An ACLU Attorney is asking questions about why police shot a man charging at them with a four foot long metal tool. Officers were dispatched to a Carl’s, Jr. fast food restaurant in Monterey Park, California, in the Pasadena area. Steve Rodriguez, age 22, was on scene smashing windows with a large pipe bender. Ignoring police commands, he charged at officers who first tased him in the face. The tasing did not stop him. Rodriguez then stood like a baseball player and began to swing when one officer fired and then the other. Rodriguez was pronounced dead after the incident.
ACLU Attorney Peter Bibring, the organization’s self-styled expert in police use of force, feels that the first volley of five shots might have been acceptable, but the second volley of shots were possibly an excessive use of force. Please note his opinions have been offered before the investigation has been completed.
The Los Angeles County Sheriff’s Department has not identified the officers. The department is investigating the situation which some believe was connected to an earlier incident at Mr. Rodriguez’ college. Amateur video of the incident has been released on YouTube. Be advised that the commentator is extremely liberal in her uninformed interpretation:
The standard for appropriate use of force remains Graham v Connor (1989), which outlines the concept of objective reasonableness. In this ruling, the Supreme Court made the distinction that reasonableness of force use is determined not by what people decide about the incident in retrospect, but rather what the officers perceived at the time of the incident.
Specifically the Court ruled:
The Fourth Amendment “reasonableness” inquiry is whether the officers’ actions are “objectively reasonable” in light of the facts and circumstances confronting them, without regard to their underlying intent or motivation. The “reasonableness” of a particular use of force must be judged from the perspective of a reasonable officer on the scene, and its calculus must embody an allowance for the fact that police officers are often forced to make split second decisions about the amount of force necessary in a particular situation.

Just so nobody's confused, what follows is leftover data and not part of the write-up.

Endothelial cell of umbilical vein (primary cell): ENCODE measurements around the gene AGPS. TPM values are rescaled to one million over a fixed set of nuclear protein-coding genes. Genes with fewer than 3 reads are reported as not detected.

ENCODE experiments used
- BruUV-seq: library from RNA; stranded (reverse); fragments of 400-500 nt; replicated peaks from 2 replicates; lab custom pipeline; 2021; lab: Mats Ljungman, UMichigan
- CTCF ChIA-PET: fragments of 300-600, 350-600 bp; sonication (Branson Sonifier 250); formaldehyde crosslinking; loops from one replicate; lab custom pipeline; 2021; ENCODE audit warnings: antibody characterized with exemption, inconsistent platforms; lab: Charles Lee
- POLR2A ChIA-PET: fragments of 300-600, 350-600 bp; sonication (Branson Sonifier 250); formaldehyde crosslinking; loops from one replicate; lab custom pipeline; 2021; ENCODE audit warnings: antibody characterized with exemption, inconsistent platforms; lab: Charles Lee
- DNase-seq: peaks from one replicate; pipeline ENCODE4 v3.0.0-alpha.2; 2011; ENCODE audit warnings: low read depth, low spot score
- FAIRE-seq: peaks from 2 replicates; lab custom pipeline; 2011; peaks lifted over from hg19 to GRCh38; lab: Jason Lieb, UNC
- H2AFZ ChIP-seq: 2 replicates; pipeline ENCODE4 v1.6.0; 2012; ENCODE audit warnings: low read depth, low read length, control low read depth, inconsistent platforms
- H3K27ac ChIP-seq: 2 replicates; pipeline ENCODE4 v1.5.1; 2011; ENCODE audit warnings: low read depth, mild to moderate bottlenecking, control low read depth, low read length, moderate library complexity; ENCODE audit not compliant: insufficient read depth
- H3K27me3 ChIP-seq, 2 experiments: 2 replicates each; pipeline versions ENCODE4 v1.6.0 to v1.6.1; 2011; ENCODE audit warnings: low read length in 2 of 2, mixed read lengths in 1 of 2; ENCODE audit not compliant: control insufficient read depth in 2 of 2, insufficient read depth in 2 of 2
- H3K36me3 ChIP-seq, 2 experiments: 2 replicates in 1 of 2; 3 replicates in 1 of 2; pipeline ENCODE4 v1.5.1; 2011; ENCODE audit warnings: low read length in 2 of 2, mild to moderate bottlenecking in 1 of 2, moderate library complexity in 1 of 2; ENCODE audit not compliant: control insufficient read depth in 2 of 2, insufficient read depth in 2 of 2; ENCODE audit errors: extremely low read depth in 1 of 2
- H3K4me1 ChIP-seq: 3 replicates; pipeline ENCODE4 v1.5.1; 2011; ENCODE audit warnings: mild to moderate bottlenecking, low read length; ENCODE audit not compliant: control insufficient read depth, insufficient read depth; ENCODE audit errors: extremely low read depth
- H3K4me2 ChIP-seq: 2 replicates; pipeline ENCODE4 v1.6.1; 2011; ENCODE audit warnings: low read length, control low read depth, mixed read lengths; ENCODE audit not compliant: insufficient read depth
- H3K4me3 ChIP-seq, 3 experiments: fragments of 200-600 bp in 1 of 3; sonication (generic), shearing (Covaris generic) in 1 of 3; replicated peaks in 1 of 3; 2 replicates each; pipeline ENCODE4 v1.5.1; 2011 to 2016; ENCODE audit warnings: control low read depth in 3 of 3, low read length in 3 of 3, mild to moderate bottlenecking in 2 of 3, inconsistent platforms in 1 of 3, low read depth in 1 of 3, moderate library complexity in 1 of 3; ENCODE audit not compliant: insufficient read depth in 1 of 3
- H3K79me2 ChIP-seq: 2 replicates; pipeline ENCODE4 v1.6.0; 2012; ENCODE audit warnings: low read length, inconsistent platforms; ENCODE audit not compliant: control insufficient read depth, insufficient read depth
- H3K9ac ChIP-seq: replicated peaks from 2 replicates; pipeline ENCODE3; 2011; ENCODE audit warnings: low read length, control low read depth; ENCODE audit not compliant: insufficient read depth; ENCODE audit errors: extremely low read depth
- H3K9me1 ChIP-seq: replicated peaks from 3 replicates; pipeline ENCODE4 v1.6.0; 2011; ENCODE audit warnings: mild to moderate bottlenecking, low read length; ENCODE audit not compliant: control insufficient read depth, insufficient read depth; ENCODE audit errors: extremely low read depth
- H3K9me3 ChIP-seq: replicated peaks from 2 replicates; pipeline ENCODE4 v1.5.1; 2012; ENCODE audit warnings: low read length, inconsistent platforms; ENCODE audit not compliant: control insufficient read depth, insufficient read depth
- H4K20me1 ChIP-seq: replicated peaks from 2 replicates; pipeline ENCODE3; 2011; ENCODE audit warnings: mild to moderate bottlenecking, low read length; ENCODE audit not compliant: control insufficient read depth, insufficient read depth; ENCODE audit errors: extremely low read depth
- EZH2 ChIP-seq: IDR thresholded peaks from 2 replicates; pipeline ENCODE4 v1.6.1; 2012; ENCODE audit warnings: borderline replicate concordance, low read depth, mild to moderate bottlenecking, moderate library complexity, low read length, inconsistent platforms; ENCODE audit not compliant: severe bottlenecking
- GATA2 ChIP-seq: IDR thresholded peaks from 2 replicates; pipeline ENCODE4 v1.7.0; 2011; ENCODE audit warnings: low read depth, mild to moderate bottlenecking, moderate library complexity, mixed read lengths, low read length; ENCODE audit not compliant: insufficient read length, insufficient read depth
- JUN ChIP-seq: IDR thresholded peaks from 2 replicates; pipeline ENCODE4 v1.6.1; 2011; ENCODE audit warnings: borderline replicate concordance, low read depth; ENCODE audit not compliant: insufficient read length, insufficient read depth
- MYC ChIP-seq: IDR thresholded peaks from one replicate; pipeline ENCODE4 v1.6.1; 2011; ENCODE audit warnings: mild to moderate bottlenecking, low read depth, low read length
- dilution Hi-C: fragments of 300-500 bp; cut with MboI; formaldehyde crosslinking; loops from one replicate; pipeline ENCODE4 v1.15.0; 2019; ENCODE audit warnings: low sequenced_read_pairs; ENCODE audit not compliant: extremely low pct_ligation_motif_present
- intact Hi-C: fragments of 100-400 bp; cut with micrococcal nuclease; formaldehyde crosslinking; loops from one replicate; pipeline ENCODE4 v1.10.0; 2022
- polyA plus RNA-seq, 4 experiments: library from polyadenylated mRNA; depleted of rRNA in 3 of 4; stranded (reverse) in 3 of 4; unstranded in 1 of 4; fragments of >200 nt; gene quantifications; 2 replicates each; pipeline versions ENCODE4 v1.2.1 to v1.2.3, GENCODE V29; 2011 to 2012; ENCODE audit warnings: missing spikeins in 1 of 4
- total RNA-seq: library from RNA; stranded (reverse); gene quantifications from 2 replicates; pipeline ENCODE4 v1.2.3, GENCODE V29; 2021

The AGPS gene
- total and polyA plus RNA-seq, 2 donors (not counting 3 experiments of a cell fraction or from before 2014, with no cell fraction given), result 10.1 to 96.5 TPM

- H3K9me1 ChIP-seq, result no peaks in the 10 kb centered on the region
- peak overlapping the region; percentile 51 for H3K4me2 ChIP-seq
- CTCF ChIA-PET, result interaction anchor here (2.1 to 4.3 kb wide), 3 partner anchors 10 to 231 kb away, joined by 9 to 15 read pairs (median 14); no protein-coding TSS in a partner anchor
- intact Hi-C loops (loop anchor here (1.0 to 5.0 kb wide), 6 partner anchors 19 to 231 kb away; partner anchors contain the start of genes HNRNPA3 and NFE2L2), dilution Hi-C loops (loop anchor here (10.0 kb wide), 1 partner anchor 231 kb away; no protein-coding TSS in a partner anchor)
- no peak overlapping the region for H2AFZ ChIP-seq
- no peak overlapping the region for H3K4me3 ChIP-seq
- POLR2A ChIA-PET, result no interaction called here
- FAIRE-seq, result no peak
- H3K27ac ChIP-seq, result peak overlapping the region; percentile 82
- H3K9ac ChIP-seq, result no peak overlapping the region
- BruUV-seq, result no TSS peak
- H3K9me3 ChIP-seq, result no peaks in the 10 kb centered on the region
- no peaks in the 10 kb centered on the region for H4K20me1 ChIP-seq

Since the “newscaster” in the Youtube video probably can’t spell Graham v Connor, never mind interpret it correctly, her comments should be considered accordingly. Sadly, in every incident of this type, officers are judged not by their perception during a shooting, but rather the perceptions of individuals who often have no background in the use of force or law enforcement.
Dr. Bill Lewinsky is one of the premier researchers and lecturers in the United States about police use of force. He tells us that many factors determine how officers use force in the street, including training, conditions at the scene, neuro-muscular memory and function, and a host of other issues. Officers are not trained to wound, they are trained to stop the threat. Officers are also not taught to fire a certain number of rounds.
The perception of when the threat ceases may be when the perpetrator falls to the ground, which can easily be after five rounds have been fired. During officer-involved shootings, the primal fight or flight reflex kicks in for police and the resulting adrenaline rush makes it difficult, if not impossible, to stop firing in a nanosecond.
This same hormone dump from the adrenal gland causes the heart rate to go up. Dr. Lewinsky reports that time often distorts for officers under extreme threat and they often are not aware of the sounds of the shots fired. The field of vision narrows in a classic tunnel vision situation. Considering how many rounds one can fire off in a second, you can gain an appreciation for the fact that it would be easy to shoot five rounds while under a threat. In such situations, members of the community always question why cops just didn’t shoot a perpetrator in the legs and wound them. This is why.
Here is one surefire way to avoid being shot even once by police: don’t come after them with a four-foot piece of pipe with a hunk of steel in a semi-circle at the end.
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